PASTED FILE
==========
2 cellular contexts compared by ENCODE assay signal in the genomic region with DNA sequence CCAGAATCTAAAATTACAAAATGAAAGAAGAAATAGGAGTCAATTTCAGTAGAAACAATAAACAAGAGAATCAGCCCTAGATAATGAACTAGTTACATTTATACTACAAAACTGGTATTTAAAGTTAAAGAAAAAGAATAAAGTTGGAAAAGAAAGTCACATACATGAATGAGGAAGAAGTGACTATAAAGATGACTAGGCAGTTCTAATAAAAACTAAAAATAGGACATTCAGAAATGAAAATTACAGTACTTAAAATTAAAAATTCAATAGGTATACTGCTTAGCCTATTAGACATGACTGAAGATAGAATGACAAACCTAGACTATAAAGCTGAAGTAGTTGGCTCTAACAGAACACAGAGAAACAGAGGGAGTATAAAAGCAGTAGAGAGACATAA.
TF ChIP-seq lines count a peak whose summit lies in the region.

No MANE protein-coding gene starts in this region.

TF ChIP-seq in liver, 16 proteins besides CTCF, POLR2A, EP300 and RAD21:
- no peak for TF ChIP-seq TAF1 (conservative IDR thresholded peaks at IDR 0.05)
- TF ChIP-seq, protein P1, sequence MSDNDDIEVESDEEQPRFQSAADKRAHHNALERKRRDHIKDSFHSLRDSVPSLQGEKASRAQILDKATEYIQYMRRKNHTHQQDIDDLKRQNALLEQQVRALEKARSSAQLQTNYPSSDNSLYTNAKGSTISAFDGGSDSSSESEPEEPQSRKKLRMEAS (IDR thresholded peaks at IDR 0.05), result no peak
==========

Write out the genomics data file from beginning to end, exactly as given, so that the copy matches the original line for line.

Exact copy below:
2 cellular contexts compared by ENCODE assay signal in the genomic region with DNA sequence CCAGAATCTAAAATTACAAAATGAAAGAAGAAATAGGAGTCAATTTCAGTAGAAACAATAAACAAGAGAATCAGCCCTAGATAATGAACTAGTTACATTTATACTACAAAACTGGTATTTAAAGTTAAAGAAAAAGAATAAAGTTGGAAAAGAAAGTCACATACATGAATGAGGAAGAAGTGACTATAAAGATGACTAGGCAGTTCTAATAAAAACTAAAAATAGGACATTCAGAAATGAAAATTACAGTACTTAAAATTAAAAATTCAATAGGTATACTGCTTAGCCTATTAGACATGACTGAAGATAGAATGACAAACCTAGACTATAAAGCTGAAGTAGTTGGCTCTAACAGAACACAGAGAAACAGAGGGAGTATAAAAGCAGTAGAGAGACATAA.
TF ChIP-seq lines count a peak whose summit lies in the region.

No MANE protein-coding gene starts in this region.

TF ChIP-seq in liver, 16 proteins besides CTCF, POLR2A, EP300 and RAD21:
- no peak for TF ChIP-seq TAF1 (conservative IDR thresholded peaks at IDR 0.05)
- TF ChIP-seq, protein P1, sequence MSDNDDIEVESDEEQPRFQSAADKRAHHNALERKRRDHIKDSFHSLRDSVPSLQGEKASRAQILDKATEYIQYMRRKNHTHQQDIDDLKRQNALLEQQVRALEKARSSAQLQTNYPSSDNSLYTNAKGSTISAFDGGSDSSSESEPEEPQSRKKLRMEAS (IDR thresholded peaks at IDR 0.05), result no peak